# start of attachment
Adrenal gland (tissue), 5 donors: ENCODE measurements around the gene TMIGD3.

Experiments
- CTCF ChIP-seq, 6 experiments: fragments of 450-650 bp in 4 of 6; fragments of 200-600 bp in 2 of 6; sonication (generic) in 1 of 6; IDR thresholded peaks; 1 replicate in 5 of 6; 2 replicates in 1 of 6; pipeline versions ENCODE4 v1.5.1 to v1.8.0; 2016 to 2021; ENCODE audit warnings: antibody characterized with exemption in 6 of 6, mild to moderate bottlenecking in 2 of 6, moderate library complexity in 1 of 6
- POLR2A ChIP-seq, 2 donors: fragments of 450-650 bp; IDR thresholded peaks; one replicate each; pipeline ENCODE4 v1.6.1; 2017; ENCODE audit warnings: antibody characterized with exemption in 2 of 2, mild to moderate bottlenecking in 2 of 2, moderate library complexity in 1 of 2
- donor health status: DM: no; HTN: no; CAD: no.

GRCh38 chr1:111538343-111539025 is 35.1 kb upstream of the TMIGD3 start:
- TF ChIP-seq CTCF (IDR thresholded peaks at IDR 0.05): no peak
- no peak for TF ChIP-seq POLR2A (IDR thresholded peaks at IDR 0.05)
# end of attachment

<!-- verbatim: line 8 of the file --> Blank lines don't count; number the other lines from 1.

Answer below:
- no peak for TF ChIP-seq POLR2A (IDR thresholded peaks at IDR 0.05)